Russia Proposes Joint Syria Airstrikes With U.S.-Led Coalition From May 25

But Moscow reserves the right to stage strikes unilaterally.
A man sprays water on an ambulance at a site hit by what activists said were three consecutive air strikes carried out by the
A man sprays water on an ambulance at a site hit by what activists said were three consecutive air strikes carried out by the Russian air force, the last which hit this vehicle, in the rebel-controlled area of Maaret al-Numan town in Idlib province, Syria January 12, 2016.

Russia has proposed to the U.S.-led coalition that they stage joint airstrikes on Syrian rebels, including militant Islamist group Nusra Front, who are not observing a ceasefire, Russian Defence Minister Sergei Shoigu said on Friday.

Such action would begin as of May 25 and be coordinated with the Syrian government, he told a Defence Ministry meeting broadcast on state television, adding that Moscow reserved the right to stage strikes unilaterally.

The Pentagon said it had not been formally notified of the proposal by the Russian defense ministry and stressed that it was not collaborating with Russia. 

"We've not received (the proposal) and I've seen the same reports you have," said Pentagon spokesman Captain Jeff Davis.

"I can only tell you from where I sit and where we sit today, that we do not collaborate or coordinate with the Russians on any operations in Syria."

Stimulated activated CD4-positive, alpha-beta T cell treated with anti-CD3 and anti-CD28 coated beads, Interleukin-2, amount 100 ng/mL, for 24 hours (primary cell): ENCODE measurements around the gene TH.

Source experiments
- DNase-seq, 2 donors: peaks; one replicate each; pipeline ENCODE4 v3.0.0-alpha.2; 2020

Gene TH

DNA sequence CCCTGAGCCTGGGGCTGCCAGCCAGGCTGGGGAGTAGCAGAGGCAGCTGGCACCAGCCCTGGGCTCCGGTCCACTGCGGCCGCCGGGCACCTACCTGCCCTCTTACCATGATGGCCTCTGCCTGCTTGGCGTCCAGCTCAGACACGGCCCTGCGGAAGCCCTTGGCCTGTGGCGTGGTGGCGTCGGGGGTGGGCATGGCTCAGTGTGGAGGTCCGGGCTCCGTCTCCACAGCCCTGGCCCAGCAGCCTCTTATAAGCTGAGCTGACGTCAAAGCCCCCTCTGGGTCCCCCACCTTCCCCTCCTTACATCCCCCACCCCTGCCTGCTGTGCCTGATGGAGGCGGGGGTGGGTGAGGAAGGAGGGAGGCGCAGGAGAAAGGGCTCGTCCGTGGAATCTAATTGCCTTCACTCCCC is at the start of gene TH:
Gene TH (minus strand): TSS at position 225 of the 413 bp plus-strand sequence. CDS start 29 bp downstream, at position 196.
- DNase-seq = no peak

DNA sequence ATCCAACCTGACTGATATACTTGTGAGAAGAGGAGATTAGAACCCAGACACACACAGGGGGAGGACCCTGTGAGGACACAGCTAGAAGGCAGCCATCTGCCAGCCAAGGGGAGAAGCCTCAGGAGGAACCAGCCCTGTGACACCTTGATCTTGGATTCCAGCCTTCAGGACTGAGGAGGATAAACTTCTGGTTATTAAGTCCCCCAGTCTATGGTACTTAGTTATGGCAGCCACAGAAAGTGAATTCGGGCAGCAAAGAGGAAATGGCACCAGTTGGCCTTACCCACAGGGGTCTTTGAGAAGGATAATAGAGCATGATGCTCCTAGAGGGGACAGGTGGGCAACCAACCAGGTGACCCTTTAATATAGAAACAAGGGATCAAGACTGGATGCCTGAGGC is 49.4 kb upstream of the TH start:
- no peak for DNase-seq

Davis refused to speculate about any potential change in that position.

Washington has consistently refused to join any operation that is coordinated with the Syrian government, as has been the case with Russia's campaign of airstrikes that began in September last year.

Shoigu said joint airstrikes should also target convoys carrying weapons and ammunition crossing into Syria from Turkey.

While Russia supports the government of President Bashar al-Assad, the United States - along with its allies in the West and the Gulf - back rebels trying to overthrow him.

However, both sides oppose the al Qaeda-linked Nusra Front, which was not included in a ceasefire deal which has failed to prevent widespread violence.

Shoigu said the proposed joint airstrikes would help the stalled peace process.

"We believe the adoption of these measures will allow a transition to a peaceful process to be achieved in the entire territory of Syria," he said. "Of course, these measures have been coordinated with the leadership of the Syrian Arab Republic."

Shoigu said discussions with U.S. military experts based in Jordan and other counterparts in Geneva had begun on Thursday.

But he added: "We reserve the right to start from May 25 unilateral strikes on units of international terrorist groups and illegal armed groups which have not joined the ceasefire."

(Reporting by Dmitry Solovyov; additional reporting by Phil Stewart in Washington; Editing by David Stamp and Alistair Bell)